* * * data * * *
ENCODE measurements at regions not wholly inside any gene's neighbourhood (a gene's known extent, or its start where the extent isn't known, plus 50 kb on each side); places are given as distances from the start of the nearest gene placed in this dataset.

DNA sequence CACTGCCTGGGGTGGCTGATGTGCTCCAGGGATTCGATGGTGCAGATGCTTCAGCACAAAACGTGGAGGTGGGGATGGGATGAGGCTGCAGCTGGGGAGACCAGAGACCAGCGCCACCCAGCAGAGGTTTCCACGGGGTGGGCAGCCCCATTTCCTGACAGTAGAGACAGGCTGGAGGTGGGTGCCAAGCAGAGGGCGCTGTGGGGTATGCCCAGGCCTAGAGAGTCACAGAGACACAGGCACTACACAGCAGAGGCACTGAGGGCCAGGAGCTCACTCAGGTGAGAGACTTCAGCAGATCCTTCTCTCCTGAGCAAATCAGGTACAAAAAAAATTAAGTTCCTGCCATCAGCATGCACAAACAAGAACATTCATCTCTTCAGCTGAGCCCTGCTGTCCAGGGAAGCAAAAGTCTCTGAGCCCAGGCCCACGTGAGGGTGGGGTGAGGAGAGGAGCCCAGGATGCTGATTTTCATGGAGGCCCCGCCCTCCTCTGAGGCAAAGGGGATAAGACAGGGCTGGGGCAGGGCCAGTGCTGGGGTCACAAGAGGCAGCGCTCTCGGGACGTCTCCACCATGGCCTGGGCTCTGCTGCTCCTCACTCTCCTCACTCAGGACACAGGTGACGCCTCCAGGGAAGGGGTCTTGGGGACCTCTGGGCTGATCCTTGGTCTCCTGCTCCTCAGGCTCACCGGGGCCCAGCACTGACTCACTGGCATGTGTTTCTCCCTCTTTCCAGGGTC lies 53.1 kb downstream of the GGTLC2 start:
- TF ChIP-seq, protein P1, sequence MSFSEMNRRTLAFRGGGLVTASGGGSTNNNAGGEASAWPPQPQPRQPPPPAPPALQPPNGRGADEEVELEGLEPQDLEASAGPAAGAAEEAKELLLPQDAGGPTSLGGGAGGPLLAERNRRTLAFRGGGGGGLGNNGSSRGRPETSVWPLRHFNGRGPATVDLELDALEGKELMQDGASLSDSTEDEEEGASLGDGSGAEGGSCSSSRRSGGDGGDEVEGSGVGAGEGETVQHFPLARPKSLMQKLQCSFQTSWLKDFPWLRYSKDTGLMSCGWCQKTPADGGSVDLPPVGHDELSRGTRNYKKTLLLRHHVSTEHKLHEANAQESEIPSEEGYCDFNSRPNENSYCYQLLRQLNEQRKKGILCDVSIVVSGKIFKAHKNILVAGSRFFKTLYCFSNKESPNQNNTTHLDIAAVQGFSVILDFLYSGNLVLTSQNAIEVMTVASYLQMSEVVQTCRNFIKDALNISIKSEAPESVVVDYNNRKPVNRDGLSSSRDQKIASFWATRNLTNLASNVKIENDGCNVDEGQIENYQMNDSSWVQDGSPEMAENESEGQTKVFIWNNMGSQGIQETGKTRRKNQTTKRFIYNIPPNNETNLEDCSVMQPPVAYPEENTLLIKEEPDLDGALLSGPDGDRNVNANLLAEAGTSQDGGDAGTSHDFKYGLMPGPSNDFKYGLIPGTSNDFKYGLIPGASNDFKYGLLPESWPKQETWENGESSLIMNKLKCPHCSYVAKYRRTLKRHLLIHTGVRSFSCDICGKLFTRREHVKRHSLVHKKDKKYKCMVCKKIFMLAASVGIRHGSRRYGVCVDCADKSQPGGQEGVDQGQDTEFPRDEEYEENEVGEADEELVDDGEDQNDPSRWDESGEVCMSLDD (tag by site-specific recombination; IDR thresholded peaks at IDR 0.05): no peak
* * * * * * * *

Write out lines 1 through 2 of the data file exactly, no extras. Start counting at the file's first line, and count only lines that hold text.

ENCODE measurements at regions not wholly inside any gene's neighbourhood (a gene's known extent, or its start where the extent isn't known, plus 50 kb on each side); places are given as distances from the start of the nearest gene placed in this dataset.

DNA sequence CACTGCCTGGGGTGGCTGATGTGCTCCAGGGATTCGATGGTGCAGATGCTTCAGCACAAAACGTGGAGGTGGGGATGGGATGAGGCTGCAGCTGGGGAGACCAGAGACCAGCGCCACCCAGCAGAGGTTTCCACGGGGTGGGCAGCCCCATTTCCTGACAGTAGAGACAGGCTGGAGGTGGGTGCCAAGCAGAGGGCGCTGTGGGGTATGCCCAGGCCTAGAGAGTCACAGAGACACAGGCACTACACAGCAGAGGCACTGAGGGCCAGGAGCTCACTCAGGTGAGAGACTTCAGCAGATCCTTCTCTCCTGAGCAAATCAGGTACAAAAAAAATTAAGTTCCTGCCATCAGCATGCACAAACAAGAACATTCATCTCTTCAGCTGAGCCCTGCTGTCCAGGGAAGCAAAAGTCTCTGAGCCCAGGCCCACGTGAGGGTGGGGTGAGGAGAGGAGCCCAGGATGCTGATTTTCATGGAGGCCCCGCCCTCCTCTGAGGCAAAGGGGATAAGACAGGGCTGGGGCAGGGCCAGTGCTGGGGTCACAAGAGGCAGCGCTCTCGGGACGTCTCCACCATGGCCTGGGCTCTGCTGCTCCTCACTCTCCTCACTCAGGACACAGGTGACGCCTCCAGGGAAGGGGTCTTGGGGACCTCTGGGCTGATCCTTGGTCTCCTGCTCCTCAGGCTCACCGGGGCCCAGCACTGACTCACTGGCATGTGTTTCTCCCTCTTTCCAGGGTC lies 53.1 kb downstream of the GGTLC2 start: